7:30 pm – I spread my gear out in the empty mess hall and start packing. I clean my lenses and sensors, charge batteries, check CF cards, arrange my pack and sort through a pile of winter clothing. And then I check everything again.

9:15 pm – I can’t find Donjek Upton (the pilot) and he doesn’t have a phone, so I walk to his house to set things up for the morning. He’s exhausted from a long day of shuttling researchers out of the range and not so keen to hear that I want to fly early tomorrow. This is probably the tenth time I’ve tried to line things up and everyone is getting a little frustrated. I’m pretty sure they think that I don’t know what I want, and to some extent they’re right. Lining up good light and reasonable flying conditions in the St. Elias is a crapshoot.

9:45 pm – I call Lloyd Freese (Parks Canada) at home in the Junction to tell him that we’re on for the morning. I’ve teamed up with Parks Canada to do this shoot. We set up a check-in routine: I will phone by 3:15 am if I’m calling it off, otherwise he’ll head out for the half-hour drive to the base at Kluane Lake.

10:30 pm – I walk over to the Wood Building to log onto the weather sites again. Things look about the same. I stand outside watching the weather. I spend awhile looking at maps and walking through the shoot again before going to bed.

3:00 am – My watch alarm goes off. Though it’s July, I put on long underwear and dress like it’s winter. I splash water on my face, trying to wake up. I check the satellite images again and I’m disappointed to see the high pressure system started to break down overnight, but there may still be a hole over Mount Logan. If we don’t go today it could be weeks before we try again. Should I cancel, or do I mobilize everyone and spend the money?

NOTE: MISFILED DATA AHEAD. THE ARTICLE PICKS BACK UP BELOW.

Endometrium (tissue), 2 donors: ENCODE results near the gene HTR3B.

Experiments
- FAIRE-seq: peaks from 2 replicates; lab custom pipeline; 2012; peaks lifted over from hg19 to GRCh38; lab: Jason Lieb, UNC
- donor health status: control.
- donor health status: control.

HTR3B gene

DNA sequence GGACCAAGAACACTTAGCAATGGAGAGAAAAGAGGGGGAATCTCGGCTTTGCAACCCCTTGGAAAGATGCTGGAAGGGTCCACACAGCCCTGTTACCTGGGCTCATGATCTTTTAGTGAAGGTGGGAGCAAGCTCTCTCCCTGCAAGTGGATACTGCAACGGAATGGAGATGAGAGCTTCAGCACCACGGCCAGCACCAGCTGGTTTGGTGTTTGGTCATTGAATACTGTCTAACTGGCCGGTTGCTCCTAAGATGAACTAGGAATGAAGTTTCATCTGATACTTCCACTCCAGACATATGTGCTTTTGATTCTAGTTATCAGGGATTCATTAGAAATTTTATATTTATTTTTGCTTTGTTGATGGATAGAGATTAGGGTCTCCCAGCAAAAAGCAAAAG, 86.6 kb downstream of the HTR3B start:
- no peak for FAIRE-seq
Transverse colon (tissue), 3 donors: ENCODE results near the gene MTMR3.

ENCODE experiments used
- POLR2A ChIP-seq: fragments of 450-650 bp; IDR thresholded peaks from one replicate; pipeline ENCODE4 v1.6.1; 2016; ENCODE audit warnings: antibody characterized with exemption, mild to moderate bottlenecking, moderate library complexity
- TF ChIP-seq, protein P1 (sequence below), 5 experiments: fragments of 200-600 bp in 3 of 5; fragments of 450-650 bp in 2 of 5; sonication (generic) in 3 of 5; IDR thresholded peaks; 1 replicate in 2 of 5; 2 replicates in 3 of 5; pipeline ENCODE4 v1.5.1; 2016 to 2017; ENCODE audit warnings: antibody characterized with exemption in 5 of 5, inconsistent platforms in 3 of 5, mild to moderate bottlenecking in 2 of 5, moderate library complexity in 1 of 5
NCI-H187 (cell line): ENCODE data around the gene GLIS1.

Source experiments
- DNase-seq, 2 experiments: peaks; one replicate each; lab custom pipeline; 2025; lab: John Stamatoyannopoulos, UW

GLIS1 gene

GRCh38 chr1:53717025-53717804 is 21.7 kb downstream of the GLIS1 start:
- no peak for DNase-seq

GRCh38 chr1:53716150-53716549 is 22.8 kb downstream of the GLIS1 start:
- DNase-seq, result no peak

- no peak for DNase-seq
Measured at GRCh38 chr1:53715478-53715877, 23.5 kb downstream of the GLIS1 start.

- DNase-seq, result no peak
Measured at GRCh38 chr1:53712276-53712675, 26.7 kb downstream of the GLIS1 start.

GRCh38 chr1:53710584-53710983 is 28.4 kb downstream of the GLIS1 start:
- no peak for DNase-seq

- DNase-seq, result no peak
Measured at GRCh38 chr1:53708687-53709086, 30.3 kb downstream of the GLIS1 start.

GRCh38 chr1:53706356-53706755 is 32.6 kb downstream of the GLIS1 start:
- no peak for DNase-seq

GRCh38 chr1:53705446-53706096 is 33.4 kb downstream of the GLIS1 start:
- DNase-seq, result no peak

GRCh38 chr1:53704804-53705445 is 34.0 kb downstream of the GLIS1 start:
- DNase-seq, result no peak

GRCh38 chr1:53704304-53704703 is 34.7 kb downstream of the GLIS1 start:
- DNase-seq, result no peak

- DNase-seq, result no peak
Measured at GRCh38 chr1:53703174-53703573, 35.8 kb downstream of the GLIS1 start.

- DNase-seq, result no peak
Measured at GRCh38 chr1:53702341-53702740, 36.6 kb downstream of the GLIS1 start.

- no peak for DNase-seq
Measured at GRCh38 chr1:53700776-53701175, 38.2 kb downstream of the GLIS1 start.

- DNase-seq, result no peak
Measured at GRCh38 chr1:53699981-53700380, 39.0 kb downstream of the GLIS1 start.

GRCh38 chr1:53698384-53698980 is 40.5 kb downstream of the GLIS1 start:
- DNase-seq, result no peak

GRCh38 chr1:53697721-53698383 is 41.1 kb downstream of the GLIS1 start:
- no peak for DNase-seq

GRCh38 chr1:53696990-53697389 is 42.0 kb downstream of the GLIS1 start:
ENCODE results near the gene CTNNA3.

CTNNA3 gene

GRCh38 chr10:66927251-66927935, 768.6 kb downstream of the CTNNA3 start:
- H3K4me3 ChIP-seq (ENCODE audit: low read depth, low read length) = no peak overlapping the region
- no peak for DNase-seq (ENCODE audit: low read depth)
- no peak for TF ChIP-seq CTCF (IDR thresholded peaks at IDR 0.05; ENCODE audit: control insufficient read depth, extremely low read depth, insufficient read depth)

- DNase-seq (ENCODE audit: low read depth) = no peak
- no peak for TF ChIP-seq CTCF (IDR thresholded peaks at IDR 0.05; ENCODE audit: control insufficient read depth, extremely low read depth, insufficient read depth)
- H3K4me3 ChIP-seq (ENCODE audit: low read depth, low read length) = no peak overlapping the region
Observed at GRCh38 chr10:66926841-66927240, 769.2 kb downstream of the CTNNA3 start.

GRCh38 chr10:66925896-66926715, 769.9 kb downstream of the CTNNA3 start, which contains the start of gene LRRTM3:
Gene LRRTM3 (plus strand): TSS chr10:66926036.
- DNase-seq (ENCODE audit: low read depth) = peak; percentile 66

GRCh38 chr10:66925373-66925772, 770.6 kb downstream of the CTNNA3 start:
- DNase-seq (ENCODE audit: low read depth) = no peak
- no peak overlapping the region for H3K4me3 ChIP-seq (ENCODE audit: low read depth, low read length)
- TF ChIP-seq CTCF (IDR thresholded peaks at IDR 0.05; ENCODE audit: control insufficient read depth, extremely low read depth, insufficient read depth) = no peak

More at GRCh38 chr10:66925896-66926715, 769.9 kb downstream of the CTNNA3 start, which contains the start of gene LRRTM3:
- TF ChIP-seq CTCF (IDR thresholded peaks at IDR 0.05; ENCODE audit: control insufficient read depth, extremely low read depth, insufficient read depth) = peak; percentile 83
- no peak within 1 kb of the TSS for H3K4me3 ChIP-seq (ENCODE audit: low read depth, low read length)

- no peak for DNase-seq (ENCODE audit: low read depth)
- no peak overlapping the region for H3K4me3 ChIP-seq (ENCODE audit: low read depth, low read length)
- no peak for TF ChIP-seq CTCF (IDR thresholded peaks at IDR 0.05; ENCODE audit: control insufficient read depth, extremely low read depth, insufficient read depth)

3:30 am – Donjek is out wiring his GoPro Hero to the wing because he’s excited about alpenglow on Logan. He never has to fly this early and he doesn’t say much. The plane didn’t get refuelled last night and now the fuel pump isn’t working, but we sort it out. I’m already anxious about being late. It takes 45 minutes just to get to where I want to start shooting, and last time we arrived too late for alpenglow.

3:50 am – Donjek takes the rear door off. I’m wearing a harness and I also tie my cameras, gyros and bags to the plane. Lloyd arrives, we load into the plane, and I start spinning up my gyroscopes. Sunrise is less than an hour away.

4:05 am – We finally take off and head up the shadowy Slims. The Helio Courier labours to gain altitude all the way to Mount Logan.

4:40 am – We’ve crossed Divide and Logan looms in front of us. One of the challenges is to show that this is one of the largest landscapes in the world. Light plays all kind of tricks in the icefields, and Logan is huge with no references for scale. And there’s no sign of humans anywhere. It turns out our timing is good and the weather is perfect. Sometimes it’s really bumpy, but this morning it’s not too bad and that bodes well for sharpness.

4:55 am – Now I’m reframing and shooting pretty much continuously. The morning sun rakes across the peaks, and it’s exquisite. I line up a great composition and have Donjek circle around and then around again. Lloyd has a tougher stomach than the Parks staffer on the last flight, who was keen to be there but was airsick with all the circling.

5:30 am – The light is gorgeous this morning with layers of fog swirling around. It’s all coming together: after two years, the magic moment is here. I keep working more compositions, each time asking Donjek to circle around, banking to get the wing out of the way. Logan is so big we don’t even get a quarter of the way across before we start to run out of time. Donjek is starting to fuss about fuel. I keep ignoring him, lining up new shots. Eventually he swings away from the mountain to head home.

5:50 am – I keep shooting even though it’s clear the magic is gone. My arms and neck hurt, the rattle of the plane is wearing, and I’m feeling fried. In the end I had less than 20 minutes with Mount Logan.